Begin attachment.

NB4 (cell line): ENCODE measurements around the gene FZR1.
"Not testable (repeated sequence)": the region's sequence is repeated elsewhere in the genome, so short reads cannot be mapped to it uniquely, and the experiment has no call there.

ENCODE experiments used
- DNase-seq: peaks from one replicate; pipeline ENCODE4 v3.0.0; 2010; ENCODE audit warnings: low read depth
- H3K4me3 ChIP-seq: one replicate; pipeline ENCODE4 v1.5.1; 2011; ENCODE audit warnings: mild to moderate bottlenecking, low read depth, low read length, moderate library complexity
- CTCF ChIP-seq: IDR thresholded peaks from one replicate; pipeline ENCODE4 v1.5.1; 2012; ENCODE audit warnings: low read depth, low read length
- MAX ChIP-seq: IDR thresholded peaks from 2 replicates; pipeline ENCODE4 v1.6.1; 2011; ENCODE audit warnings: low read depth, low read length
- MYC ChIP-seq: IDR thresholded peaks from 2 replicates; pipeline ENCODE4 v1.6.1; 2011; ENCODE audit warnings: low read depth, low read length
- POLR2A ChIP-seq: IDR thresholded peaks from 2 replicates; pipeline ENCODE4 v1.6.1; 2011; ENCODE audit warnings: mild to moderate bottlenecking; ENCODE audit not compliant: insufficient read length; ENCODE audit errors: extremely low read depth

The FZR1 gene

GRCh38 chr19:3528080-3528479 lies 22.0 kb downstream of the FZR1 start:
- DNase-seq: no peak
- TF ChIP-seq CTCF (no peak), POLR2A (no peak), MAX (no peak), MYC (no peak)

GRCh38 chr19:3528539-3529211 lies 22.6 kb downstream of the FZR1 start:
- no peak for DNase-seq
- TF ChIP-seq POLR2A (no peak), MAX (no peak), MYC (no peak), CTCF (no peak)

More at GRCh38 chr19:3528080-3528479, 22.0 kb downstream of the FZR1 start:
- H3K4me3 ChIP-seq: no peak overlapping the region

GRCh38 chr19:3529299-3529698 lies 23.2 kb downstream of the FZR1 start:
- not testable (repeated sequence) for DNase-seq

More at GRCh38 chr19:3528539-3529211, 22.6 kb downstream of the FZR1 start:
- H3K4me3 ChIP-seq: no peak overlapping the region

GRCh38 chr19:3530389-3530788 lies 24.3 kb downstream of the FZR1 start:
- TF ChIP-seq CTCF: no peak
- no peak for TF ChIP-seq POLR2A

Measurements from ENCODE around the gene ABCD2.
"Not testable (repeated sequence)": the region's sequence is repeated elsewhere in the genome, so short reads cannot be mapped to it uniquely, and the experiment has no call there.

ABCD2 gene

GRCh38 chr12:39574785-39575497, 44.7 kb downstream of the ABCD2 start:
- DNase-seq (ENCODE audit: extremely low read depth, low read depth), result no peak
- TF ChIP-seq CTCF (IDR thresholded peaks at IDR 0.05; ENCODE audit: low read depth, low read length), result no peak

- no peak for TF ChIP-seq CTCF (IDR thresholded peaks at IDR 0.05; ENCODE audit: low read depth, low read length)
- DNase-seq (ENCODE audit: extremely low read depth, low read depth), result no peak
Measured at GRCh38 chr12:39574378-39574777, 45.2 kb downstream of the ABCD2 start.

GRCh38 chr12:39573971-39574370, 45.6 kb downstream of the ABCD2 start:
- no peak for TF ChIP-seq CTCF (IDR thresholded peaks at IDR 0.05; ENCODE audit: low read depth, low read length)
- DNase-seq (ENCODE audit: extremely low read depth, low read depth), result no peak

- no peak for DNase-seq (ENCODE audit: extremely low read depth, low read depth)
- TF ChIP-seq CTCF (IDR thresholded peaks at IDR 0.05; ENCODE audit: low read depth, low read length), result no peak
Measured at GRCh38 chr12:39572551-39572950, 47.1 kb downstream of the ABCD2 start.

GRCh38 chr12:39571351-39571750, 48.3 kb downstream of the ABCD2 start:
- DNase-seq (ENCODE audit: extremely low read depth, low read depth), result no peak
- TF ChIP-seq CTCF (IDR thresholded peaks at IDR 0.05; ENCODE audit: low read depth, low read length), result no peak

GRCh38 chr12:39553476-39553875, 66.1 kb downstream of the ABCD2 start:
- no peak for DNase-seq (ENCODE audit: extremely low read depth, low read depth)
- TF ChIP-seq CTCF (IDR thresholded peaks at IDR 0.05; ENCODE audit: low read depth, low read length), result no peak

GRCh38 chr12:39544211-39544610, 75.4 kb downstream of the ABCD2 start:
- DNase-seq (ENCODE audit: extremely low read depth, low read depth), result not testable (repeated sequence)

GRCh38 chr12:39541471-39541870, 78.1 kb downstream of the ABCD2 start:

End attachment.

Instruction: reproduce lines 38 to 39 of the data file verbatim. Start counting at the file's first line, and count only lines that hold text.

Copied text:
- no peak for DNase-seq (ENCODE audit: extremely low read depth, low read depth)
- TF ChIP-seq CTCF (IDR thresholded peaks at IDR 0.05; ENCODE audit: low read depth, low read length), result no peak